An investigator later discloses that the restaurant that Larry had owned was under the scanner for selling spurious liquor - especially the famed Laphroaig isn’t what it claims to be, more of grain whisky than malt. When Tony accompanies the investigating officer to the Silver Moon dance, he tastes the said malt and pronounces his judgment, after which the officer prohibits the sale of alcohol in the restaurant. Tony also learns that before his death, Larry had bragged that he could pass off substandard booze for the real stuff. The duo meet Paul Young the company representative, who is flummoxed and taken aback at the charges Detective Sergeant Ridger is filing, but puts up a brave front. The investigator (Mr. Wilson) grills Tony about his whereabouts and what he saw on the day of the tragedy, did he see anyone other than the four year old child besides the horsebox? Was there a possibility that someone else could’ve been in the horsebox as it rolled downhill, crushing the Sheikh?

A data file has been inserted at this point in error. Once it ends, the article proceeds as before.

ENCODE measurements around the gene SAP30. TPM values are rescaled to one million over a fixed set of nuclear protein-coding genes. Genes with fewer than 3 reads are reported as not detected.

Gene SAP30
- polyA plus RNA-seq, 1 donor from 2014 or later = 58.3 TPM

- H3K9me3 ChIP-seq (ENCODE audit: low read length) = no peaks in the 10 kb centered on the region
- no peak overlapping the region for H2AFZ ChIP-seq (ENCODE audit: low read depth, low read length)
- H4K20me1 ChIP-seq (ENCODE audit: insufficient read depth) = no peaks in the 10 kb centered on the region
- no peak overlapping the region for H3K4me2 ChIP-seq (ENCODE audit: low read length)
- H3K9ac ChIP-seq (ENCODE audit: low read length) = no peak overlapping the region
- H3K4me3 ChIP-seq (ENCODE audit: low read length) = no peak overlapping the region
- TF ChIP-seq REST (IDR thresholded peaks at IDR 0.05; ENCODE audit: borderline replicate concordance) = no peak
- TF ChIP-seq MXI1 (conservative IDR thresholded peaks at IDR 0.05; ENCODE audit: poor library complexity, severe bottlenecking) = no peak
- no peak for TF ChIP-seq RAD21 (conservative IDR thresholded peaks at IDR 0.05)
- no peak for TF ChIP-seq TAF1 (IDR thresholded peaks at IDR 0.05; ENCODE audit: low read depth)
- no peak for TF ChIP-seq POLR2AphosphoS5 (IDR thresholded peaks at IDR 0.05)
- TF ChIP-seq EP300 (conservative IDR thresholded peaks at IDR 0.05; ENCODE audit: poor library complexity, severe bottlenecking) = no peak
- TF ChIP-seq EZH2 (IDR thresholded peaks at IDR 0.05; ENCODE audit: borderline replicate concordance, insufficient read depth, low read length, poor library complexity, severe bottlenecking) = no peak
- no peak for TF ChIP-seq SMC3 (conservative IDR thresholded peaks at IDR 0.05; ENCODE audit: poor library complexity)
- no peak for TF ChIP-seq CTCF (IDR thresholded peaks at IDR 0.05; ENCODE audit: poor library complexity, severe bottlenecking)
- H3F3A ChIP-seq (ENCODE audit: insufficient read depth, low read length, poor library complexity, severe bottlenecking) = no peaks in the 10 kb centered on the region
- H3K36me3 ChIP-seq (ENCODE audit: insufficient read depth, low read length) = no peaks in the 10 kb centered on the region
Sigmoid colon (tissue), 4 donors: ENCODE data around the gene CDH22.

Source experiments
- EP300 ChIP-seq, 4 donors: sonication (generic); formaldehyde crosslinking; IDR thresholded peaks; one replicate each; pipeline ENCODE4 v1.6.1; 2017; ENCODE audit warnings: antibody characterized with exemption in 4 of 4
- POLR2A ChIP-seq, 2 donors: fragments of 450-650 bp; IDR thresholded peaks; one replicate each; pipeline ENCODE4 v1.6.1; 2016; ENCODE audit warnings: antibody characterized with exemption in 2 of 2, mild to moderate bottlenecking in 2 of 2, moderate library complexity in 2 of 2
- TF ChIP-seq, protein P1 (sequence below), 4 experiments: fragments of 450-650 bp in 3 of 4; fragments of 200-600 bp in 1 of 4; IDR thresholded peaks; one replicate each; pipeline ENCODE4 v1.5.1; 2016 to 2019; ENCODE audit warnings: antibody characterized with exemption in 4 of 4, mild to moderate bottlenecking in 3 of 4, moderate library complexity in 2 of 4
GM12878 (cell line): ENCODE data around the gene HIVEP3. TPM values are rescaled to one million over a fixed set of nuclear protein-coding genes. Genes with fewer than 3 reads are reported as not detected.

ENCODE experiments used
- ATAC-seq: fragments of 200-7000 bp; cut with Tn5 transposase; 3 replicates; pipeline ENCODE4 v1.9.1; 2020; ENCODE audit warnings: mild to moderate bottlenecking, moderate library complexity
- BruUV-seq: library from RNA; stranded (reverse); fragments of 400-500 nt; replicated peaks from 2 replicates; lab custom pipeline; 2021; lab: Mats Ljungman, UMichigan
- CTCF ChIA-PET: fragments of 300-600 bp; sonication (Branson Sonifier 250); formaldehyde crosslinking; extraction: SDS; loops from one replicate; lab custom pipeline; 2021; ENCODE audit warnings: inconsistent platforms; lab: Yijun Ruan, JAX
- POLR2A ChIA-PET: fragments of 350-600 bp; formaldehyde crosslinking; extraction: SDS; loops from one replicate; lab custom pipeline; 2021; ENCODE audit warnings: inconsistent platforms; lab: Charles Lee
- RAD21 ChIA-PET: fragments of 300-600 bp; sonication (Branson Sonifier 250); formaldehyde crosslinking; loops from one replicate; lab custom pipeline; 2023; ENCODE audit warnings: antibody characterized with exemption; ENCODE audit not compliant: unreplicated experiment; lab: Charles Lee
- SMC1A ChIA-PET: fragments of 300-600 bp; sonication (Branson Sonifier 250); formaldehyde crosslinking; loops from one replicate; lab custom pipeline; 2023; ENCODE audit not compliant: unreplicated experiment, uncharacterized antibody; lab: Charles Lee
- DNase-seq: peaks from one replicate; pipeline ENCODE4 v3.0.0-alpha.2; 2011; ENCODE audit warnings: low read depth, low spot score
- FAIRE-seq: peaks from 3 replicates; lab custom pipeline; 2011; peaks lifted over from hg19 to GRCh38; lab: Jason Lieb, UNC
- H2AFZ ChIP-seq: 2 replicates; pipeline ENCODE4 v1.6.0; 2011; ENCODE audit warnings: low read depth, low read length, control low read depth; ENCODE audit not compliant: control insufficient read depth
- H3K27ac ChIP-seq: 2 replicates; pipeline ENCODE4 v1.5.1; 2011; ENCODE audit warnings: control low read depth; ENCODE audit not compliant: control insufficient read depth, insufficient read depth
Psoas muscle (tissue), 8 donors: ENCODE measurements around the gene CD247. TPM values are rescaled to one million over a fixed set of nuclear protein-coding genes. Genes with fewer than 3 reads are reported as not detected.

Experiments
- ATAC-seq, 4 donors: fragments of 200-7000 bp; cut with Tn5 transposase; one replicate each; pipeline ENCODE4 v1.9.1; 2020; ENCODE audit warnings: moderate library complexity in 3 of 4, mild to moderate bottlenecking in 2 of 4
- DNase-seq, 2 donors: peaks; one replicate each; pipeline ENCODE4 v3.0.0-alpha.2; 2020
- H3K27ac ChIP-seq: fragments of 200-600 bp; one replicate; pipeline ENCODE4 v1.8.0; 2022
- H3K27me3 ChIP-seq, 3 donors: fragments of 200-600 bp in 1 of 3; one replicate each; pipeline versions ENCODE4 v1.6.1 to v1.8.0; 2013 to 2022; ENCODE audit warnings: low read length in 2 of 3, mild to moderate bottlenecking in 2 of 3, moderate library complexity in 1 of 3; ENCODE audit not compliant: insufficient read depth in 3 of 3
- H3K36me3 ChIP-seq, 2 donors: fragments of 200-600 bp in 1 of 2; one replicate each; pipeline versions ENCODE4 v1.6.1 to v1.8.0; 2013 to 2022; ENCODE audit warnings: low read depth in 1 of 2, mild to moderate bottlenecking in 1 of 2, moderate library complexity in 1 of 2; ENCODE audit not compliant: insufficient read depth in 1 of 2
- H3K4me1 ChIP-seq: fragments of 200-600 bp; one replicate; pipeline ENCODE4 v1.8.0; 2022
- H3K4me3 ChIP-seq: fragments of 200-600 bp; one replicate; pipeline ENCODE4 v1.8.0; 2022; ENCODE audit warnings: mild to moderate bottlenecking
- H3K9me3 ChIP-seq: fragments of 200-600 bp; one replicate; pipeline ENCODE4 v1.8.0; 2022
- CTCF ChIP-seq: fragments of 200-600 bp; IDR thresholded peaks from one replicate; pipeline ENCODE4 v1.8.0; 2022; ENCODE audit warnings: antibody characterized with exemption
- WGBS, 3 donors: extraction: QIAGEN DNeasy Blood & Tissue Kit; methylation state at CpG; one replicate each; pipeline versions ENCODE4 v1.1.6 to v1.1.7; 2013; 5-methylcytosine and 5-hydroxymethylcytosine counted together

When Flora and Tony investigate the prints in the horsebox, they are struck by the fact that many of the prints are those of a child - could the little boy have managed to finally live out his childish fantasy of driving a big car, and could he have mistakenly released the brake that cost eight lives? Meanwhile, the Silver Moondance has been looted and plundered - when Tony goes to find out what’s actually transpired, he is met with Ridger’s dark silhouette in the basement, near the wine cellars - the wine list and bottles are missing, no liqueurs, beers, malts or any alcohol is left in the restaurant.
In an office, Tony finds Paul Young in a state of unconsciousness, and another two corpses in the office - one is that of a constable, seated on a chair, head between his legs, and the other of a man, on the floor, his head and neck encased in plaster of Paris, identified as the wine waiter - Zarac. An intriguing read, Proof is one of Francis’s finer novels, engaging and entertaining. Loaded with interesting facts about wines and liquor, it is also a book that uplifts the reader in terms of Tony coming to accept that his inferiority is only a figment of his imagination, in fact, he is brave and is a hero.